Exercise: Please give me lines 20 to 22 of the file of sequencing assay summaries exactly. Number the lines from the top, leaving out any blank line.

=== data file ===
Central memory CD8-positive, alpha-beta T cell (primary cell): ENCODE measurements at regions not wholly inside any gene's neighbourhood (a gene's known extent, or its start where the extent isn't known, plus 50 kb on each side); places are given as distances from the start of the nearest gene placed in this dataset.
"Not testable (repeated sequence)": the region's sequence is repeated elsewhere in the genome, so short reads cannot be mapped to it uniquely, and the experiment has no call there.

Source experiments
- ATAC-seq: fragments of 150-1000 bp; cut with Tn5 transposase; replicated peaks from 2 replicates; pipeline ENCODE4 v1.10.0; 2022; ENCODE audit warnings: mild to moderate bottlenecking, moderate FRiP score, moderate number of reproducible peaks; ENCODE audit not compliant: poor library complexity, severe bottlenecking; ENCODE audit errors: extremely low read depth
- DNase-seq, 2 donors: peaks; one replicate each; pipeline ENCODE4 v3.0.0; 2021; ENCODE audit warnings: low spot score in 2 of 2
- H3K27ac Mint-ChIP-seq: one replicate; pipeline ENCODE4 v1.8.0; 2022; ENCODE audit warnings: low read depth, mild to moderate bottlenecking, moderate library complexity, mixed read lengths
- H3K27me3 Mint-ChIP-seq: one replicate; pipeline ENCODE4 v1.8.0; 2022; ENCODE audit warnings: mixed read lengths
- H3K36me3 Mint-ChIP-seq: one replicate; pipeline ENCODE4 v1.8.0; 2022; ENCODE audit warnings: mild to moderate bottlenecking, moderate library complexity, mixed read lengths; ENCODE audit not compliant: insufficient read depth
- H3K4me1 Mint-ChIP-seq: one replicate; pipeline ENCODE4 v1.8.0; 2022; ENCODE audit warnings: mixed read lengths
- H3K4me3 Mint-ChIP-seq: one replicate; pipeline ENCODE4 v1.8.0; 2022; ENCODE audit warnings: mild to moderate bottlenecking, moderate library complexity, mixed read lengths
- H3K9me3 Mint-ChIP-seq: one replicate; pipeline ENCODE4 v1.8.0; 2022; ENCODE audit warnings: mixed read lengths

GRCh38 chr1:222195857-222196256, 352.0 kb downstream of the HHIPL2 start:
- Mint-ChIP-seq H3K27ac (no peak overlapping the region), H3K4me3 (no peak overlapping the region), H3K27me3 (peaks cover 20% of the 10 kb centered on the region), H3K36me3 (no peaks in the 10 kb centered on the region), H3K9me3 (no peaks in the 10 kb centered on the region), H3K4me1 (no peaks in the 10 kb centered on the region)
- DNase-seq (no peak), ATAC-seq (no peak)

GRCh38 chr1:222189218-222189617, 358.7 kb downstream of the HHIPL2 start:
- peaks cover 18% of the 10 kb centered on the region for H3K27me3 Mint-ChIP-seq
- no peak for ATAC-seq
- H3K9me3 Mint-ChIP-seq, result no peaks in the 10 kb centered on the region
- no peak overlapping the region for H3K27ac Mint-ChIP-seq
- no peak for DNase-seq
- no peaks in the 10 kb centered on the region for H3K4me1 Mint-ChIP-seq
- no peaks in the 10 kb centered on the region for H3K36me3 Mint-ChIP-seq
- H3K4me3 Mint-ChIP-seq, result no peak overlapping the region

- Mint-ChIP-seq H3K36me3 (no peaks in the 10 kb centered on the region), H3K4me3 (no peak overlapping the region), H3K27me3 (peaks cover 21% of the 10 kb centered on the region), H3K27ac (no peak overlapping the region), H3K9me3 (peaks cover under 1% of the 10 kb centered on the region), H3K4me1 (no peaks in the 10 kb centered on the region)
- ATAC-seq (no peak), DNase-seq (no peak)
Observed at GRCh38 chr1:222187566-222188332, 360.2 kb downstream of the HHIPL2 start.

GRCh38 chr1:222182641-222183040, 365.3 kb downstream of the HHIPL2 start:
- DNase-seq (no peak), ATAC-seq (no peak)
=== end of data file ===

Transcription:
- no peak for DNase-seq
- no peaks in the 10 kb centered on the region for H3K4me1 Mint-ChIP-seq
- no peaks in the 10 kb centered on the region for H3K36me3 Mint-ChIP-seq